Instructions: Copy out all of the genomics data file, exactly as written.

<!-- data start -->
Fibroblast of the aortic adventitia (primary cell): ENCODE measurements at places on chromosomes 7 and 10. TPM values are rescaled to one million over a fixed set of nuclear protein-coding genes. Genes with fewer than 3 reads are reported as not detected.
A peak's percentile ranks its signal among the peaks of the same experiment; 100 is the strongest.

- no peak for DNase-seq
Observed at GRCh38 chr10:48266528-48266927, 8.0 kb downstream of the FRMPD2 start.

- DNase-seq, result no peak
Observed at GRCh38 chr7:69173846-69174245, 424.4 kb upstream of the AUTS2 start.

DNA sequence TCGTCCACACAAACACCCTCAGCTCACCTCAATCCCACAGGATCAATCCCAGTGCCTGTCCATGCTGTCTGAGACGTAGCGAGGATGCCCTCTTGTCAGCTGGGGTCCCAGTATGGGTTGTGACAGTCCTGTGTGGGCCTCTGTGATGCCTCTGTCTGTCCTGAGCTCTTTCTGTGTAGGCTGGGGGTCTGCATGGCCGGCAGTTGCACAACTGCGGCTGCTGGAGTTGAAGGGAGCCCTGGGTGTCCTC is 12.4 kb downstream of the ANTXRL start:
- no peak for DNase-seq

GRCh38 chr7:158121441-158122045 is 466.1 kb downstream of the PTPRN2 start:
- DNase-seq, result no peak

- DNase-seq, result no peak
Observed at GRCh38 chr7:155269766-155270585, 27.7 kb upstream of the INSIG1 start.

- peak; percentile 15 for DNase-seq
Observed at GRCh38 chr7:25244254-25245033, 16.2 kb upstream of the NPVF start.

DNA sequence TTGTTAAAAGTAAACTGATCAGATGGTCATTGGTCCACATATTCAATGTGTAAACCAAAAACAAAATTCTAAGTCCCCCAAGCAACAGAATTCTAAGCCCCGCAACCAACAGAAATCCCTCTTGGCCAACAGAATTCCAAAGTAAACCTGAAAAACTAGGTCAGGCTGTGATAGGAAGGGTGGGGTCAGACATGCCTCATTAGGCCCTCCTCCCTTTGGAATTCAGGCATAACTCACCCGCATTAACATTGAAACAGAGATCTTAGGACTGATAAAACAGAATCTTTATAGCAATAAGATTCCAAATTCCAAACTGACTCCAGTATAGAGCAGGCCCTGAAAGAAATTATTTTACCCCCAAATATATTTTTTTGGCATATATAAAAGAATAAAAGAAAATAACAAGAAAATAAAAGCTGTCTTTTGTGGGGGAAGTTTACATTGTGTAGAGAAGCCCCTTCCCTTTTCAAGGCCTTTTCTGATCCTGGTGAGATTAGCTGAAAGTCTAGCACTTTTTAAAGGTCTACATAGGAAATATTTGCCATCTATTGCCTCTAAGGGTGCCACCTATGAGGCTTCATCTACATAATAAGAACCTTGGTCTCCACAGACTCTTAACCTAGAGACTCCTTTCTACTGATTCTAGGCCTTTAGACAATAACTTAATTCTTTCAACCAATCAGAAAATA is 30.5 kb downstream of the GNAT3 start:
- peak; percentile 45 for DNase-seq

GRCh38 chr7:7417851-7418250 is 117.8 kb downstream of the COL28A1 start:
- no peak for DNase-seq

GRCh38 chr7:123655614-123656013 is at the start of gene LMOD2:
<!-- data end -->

Fibroblast of the aortic adventitia (primary cell): ENCODE measurements at places on chromosomes 7 and 10. TPM values are rescaled to one million over a fixed set of nuclear protein-coding genes. Genes with fewer than 3 reads are reported as not detected.
A peak's percentile ranks its signal among the peaks of the same experiment; 100 is the strongest.

- no peak for DNase-seq
Observed at GRCh38 chr10:48266528-48266927, 8.0 kb downstream of the FRMPD2 start.

- DNase-seq, result no peak
Observed at GRCh38 chr7:69173846-69174245, 424.4 kb upstream of the AUTS2 start.

DNA sequence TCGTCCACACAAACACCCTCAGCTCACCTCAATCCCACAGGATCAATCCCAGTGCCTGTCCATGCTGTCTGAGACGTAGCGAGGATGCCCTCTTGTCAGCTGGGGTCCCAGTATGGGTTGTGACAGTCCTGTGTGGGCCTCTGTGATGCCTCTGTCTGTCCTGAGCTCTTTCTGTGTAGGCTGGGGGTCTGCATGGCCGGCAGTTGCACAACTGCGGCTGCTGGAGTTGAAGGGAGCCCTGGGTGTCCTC is 12.4 kb downstream of the ANTXRL start:
- no peak for DNase-seq

GRCh38 chr7:158121441-158122045 is 466.1 kb downstream of the PTPRN2 start:
- DNase-seq, result no peak

- DNase-seq, result no peak
Observed at GRCh38 chr7:155269766-155270585, 27.7 kb upstream of the INSIG1 start.

- peak; percentile 15 for DNase-seq
Observed at GRCh38 chr7:25244254-25245033, 16.2 kb upstream of the NPVF start.

DNA sequence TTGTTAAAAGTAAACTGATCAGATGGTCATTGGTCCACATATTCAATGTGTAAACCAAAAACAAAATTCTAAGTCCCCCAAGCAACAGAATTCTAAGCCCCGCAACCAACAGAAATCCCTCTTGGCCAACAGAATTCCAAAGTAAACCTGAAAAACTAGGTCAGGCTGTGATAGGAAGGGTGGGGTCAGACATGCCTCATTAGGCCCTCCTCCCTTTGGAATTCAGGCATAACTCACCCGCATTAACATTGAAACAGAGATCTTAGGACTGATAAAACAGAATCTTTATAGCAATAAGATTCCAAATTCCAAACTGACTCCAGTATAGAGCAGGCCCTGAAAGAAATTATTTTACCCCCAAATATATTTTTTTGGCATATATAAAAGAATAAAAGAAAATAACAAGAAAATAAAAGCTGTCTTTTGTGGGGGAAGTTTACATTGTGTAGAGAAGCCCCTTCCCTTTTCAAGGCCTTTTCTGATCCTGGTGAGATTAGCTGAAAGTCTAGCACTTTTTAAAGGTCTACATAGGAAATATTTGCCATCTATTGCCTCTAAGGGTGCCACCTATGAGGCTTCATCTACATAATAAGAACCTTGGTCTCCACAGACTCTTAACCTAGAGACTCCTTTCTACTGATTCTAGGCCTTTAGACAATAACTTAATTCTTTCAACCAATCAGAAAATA is 30.5 kb downstream of the GNAT3 start:
- peak; percentile 45 for DNase-seq

GRCh38 chr7:7417851-7418250 is 117.8 kb downstream of the COL28A1 start:
- no peak for DNase-seq

GRCh38 chr7:123655614-123656013 is at the start of gene LMOD2: